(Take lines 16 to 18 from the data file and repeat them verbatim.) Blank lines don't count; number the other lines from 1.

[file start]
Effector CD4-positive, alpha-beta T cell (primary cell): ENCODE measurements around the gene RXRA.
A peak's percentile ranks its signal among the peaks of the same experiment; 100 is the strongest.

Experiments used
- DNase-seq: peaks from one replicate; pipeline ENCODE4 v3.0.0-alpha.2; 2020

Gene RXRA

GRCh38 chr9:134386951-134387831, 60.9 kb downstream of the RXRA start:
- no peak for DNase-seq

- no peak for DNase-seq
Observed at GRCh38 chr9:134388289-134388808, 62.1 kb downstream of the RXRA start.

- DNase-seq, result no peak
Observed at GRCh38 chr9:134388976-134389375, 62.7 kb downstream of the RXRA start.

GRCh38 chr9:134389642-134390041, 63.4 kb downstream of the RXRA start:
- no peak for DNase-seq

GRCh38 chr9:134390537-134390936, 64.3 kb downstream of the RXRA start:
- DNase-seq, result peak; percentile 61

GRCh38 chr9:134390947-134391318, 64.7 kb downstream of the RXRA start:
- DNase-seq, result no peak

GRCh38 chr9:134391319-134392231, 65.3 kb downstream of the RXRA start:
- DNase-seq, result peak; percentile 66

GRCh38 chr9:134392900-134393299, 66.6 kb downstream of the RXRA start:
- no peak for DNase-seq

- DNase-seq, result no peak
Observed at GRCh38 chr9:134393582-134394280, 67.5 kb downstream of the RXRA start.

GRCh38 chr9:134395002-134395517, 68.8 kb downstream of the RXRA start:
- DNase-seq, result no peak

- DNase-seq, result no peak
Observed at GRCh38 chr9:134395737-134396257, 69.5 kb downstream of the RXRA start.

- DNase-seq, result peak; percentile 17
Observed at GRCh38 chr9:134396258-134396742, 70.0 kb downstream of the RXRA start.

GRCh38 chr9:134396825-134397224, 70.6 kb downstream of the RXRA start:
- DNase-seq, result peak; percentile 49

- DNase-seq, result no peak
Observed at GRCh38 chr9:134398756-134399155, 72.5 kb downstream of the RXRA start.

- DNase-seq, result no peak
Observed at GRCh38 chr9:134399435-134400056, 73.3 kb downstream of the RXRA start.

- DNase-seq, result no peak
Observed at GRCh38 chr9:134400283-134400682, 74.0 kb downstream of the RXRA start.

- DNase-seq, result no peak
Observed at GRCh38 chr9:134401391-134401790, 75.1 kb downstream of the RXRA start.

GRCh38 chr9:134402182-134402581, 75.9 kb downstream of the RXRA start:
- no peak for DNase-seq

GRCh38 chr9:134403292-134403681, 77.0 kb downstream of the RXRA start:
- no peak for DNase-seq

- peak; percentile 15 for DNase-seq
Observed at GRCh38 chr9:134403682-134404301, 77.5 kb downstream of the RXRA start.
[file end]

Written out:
GRCh38 chr9:134390947-134391318, 64.7 kb downstream of the RXRA start:
- DNase-seq, result no peak

GRCh38 chr9:134391319-134392231, 65.3 kb downstream of the RXRA start: